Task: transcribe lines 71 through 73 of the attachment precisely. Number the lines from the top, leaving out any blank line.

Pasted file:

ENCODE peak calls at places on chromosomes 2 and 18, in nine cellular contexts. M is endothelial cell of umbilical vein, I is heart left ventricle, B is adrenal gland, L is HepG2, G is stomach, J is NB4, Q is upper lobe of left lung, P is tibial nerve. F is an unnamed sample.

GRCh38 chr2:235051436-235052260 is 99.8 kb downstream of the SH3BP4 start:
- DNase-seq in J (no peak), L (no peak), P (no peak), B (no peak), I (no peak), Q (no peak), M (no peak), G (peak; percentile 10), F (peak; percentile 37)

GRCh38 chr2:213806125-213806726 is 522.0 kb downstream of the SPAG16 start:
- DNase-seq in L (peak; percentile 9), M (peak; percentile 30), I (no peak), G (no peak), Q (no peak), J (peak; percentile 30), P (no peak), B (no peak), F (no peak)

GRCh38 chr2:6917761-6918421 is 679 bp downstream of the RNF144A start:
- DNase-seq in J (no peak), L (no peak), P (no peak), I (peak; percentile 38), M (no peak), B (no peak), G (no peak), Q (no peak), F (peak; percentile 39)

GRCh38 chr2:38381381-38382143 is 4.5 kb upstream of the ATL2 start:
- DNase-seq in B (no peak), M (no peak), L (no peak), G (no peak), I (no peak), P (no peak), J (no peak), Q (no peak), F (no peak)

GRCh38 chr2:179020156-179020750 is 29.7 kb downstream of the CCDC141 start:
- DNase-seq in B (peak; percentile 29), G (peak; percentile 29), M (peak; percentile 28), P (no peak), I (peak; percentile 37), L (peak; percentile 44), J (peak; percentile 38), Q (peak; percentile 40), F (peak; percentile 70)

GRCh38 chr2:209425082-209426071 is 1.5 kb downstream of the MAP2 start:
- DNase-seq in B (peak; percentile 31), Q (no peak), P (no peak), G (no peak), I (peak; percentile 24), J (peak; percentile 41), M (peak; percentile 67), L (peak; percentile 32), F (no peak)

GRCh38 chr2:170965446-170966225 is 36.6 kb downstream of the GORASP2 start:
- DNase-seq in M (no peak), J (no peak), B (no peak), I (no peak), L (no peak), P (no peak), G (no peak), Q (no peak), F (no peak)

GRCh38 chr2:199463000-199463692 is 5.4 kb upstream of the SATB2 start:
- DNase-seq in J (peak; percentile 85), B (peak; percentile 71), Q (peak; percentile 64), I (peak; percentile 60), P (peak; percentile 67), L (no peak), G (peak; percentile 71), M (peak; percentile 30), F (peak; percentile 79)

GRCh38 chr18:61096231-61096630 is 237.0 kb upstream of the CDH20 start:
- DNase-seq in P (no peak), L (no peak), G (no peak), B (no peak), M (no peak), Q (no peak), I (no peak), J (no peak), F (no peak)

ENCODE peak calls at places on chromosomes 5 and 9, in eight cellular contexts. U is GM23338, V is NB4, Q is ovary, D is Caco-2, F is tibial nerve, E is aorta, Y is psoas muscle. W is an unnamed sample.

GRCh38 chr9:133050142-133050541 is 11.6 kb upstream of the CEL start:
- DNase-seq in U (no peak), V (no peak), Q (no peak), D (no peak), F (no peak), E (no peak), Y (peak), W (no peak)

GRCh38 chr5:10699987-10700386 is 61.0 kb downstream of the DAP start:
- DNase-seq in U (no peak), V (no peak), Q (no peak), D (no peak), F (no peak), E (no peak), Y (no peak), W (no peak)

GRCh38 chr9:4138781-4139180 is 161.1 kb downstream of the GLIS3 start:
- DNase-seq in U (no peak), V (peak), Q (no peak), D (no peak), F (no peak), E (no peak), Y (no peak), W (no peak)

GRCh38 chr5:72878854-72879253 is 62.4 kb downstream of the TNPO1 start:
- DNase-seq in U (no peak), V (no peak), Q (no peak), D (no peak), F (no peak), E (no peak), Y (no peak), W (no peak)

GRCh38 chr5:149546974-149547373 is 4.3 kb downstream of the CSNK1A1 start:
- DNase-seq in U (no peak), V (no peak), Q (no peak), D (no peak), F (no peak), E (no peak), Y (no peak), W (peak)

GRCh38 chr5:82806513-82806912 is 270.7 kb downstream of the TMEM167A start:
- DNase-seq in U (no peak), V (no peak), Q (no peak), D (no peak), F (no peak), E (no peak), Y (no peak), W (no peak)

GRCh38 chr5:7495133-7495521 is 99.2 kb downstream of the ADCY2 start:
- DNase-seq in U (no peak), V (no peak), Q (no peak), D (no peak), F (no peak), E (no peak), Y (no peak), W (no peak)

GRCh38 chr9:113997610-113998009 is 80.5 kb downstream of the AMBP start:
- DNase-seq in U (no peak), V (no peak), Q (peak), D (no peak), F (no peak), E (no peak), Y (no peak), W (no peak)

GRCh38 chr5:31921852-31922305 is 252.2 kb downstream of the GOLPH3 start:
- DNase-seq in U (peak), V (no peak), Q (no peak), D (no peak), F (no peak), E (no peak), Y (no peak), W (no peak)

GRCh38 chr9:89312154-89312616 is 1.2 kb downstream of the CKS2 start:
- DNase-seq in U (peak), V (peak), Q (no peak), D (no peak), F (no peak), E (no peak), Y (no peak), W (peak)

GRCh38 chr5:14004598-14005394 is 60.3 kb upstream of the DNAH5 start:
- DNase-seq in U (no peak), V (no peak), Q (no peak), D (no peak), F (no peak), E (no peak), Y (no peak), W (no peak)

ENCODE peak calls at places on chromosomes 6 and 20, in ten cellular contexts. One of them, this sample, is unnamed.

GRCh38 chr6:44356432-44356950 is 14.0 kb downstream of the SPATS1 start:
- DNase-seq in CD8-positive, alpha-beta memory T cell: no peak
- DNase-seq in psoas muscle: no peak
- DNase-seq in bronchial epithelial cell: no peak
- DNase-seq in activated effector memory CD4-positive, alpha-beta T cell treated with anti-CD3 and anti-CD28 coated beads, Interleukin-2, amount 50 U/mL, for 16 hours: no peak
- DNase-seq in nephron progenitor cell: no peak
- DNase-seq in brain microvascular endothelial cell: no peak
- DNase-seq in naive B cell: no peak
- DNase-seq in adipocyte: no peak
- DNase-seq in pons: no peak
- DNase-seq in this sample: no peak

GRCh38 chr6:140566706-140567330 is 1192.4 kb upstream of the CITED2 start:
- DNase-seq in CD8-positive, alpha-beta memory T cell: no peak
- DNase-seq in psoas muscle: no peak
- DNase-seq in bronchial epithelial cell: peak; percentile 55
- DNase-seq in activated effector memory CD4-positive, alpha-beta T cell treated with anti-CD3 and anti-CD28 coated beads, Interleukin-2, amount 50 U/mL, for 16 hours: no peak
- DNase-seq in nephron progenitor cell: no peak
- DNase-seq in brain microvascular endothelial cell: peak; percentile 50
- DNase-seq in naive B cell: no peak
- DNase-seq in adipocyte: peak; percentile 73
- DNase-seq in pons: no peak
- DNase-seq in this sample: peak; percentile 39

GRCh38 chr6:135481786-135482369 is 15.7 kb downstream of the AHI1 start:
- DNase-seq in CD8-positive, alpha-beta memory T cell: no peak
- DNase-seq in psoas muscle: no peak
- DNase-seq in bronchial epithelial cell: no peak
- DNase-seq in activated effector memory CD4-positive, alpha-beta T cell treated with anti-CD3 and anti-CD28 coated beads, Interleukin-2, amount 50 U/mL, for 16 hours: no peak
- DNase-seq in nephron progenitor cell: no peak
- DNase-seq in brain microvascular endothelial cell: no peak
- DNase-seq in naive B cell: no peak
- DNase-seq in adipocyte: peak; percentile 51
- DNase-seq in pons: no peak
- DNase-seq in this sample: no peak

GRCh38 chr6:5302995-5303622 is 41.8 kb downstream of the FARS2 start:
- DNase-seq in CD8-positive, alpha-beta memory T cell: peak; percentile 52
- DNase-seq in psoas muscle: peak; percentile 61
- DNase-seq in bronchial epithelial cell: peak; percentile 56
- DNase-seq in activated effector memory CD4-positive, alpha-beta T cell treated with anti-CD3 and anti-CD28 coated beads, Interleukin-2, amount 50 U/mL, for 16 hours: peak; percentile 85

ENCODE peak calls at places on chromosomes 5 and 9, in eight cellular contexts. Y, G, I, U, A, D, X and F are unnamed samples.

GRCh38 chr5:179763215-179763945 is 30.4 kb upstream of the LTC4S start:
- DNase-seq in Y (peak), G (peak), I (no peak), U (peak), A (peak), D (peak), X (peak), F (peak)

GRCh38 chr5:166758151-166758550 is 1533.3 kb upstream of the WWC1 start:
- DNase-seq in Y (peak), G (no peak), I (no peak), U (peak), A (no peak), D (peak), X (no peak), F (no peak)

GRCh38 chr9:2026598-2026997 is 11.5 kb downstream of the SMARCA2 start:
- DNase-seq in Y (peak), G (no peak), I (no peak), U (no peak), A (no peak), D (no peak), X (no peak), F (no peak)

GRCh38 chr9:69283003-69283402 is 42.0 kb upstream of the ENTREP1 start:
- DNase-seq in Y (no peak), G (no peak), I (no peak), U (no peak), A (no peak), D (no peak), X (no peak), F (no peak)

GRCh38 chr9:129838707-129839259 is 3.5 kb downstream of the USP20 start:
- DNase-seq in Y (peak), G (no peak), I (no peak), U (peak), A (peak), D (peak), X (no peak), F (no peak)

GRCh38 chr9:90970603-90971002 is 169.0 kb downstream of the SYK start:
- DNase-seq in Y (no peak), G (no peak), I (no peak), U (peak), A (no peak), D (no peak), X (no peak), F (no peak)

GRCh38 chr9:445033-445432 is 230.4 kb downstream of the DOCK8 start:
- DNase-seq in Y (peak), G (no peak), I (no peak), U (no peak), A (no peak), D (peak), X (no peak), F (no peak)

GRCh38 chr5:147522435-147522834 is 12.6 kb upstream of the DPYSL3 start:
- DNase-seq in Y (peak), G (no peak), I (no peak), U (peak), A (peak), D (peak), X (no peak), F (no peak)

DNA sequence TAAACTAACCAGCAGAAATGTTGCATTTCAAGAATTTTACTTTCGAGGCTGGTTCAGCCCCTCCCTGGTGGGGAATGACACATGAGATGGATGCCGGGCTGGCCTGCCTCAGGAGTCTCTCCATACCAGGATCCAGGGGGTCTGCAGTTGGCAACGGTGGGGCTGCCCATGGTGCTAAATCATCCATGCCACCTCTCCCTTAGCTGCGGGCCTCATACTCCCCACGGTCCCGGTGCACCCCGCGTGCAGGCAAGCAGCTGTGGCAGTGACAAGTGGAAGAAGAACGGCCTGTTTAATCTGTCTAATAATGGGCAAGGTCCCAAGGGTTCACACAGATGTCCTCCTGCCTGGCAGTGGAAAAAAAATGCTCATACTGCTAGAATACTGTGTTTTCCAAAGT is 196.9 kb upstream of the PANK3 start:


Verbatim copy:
- DNase-seq in nephron progenitor cell: no peak
- DNase-seq in brain microvascular endothelial cell: no peak
- DNase-seq in naive B cell: no peak